From: Mrs E Darragh, Howden.
I HAVE just a most unsatisfactory telephone conversation with a supervisor person at Stagecoach.
This year is our 50th wedding anniversary and to commemorate this, we are having a couple of treats,
One is a trip to see Miranda Hart at the Leeds Arena and the other is to go on a yacht on the Norfolk Broads.
I rang Stagecoach to check that their Express bus from Goole to Leeds was wheelchair-friendly, as my husband uses a wheelchair and cannot walk. I was told that their current buses on this route from Goole to Leeds were usually double deckers.
However these are due to be changed to older coaches (she stressed not new), which could not take wheelchairs or presumably push chairs either. I was also told that it is not a requirement to have wheelchair access on any coaches or buses.
As far as I was aware, it was a requirement that on a bus route, to have one accessible low floor bus provided. Evidently this is not the case with Stagecoach.
It is bad enough that my husband cannot walk, but being refused travel makes both him and I think he is a second class citizen and this is in our celebratory year.
We have however travelled around the world many times without any problems from Australia to Djerba, where people couldn’t have been more helpful.
Even the trip planned and booked to the Norfolk Broads to go on a sailing ship wasn’t a problem, in fact they couldn’t have helped more.
So why is it in our local area one of the largest bus companies in the country cannot help us travel?
Advice for pedestrians
From: Tim Radcliffe, Binns Lane, Holmfirth.
I THINK some advice should also be given to the pedestrians who feel that they command the roads at pedestrian crossings (Danny Dorling, Yorkshire Post, January 25).
I was educated to arrive at the kerb, look right, left and right again, and when the traffic stopped I was safe to proceed.
Today, it appears to me, that pedestrians don’t even break pace and simply step out into the road and expect the passing cars to stop.
End of the Union Flag?
From: Leonard J Sandford, Highgate Avenue, Lepton, Huddersfield.
THERE is either pride or hate when it comes to the Union Jack – as we knew it in my young days – or the politically correct Union Flag of today.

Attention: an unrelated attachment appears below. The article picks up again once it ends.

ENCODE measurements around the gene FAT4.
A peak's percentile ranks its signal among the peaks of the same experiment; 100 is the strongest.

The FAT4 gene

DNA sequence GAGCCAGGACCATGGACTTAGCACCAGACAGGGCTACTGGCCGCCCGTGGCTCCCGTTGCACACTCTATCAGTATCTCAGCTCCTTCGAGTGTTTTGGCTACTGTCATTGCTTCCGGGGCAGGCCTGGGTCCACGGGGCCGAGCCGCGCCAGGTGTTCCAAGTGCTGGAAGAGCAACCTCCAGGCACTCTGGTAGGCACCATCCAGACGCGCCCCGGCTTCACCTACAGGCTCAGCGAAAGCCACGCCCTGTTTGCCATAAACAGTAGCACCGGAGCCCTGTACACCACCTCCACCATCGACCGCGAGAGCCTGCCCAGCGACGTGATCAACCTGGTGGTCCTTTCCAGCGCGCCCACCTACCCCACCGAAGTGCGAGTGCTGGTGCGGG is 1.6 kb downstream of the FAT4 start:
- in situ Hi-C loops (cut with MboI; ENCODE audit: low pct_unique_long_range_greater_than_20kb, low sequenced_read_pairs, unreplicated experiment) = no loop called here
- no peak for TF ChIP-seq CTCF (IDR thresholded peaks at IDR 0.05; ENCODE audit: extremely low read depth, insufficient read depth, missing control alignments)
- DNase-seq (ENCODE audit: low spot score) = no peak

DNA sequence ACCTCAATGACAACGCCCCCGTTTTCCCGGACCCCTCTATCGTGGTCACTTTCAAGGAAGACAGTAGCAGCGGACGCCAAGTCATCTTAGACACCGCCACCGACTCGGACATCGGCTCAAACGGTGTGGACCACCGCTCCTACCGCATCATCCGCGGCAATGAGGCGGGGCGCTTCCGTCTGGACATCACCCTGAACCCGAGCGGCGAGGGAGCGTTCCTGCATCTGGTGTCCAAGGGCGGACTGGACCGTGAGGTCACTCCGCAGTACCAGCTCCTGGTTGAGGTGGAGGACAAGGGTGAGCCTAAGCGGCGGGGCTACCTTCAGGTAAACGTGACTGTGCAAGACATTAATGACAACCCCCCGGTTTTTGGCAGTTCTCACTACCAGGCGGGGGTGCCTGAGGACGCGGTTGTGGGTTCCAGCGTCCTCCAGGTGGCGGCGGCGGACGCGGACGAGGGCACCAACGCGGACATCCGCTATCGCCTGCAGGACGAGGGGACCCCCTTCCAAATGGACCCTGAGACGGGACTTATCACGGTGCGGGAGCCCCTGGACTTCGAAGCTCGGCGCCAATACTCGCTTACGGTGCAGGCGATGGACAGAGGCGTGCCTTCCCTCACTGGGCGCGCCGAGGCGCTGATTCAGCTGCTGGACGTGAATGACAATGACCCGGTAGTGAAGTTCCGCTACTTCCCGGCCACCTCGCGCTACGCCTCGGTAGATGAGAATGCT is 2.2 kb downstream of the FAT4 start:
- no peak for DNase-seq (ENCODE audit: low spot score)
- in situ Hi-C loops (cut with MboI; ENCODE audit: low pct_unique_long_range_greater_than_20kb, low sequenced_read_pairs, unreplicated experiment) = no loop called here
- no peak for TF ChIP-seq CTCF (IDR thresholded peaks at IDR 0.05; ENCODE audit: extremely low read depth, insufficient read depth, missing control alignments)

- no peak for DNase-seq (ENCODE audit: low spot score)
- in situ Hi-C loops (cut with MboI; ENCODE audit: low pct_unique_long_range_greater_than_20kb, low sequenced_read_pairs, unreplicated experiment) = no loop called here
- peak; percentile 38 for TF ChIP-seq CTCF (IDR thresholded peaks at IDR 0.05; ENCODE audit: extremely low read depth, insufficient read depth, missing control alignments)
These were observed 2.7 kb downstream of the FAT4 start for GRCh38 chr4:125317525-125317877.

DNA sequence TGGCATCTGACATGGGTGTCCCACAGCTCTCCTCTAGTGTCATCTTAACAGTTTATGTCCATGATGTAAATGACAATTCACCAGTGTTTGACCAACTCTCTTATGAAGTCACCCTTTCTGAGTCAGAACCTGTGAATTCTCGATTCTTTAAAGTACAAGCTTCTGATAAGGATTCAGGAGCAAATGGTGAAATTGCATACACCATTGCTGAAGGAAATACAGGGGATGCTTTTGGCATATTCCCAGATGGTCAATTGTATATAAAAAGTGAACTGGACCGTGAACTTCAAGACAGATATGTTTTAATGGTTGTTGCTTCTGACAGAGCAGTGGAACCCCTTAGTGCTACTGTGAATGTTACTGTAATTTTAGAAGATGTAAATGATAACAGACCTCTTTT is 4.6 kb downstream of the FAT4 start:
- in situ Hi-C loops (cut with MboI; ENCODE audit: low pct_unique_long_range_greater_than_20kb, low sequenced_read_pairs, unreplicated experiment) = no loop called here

I notice of late that the continual vindictiveness in Ulster relating to flag-flying seems to be still in the forefront of the Irish question.
All may be resolved concerning the British flag come September when at last “never-endom” comes to an end and Scotland becomes independent and England and the English get their Parliament back which was lost to our ancestors in 1707.
No more will we see our Union Flag fly, it will go from the Royal and Merchant Navies, the flags of Australia, New Zealand and dependent territories, from the United Nations in New York, and the EU in Brussels.
Never will this magnificent flag bedeck the Mall again or fly from village hall to palaces, garden fete or carnival.
And it will be one less squabble in Ireland.
Roll on the next election
From: TW Coxon, West Auckland Road, Darlington.
WE live in times that to mention or have any concerns about immigration or overseas aid is to be accused of racism, when in actual fact it is no such thing.
We are told today that we give more foreign aid than any other European country, have given £1m to help Syrian refugees with more promised next year to match it.
We have given refuge to 1,000 Syrian asylum seekers and now, we are told, Mr Cameron is likely to invite more refugees from Syria.
Despite the opinion polls showing alarm about our immigration policy and the effect on employment and the economy in general, we continue to have these harebrained decisions by our politicians.
When will somebody put at stop to this incessant inflow of people from abroad?
Haven’t any of our politicians any common sense? Can’t they see the consequences of this ridiculous “open door policy”.
Roll on the next election.
Mr Cameron, you are committing political suicide!
OK for some
From: John Toothill, Spring Avenue, Keighley.
ON watching the BBC television programme Eggheads (January 20) on television, one contestant gave his age as 51 and said he was a retired tax inspector.
He looked fit and healthy and capable of work. I wonder how big the handshake and how much the pension?
It is ok for some.
Hands of time
From: Dr Wendy Brown, Park Lane Mews, Roundhay Park Lane, Leeds.
I HOPE the suggestion that funds be raised towards the creation of a “countdown clock” to herald Le Grand Départ of the Tour de France will remind readers that in Leeds we have Oakwood Clock in urgent need of expensive repair. Surely, with its historic connection to Marks & Spencer’s first stall in Leeds Market, the clock at Oakwood is of greater long-term significance to Yorkshire?
From: Mrs Annie Painter, Spring Lane, Crofton.
I THOUGHT the letters last week relating to the wrong usage of grammar in English language might be interested to know that the latest word invented by teenagers is ‘Appaz,’ (adv) meaning “apparently”, and the latest phrase is ‘yolo,’ meaning “you only live once” (usually used when relating to alcohol consumption).
Nice cup of tea I think and a lie down. LOL.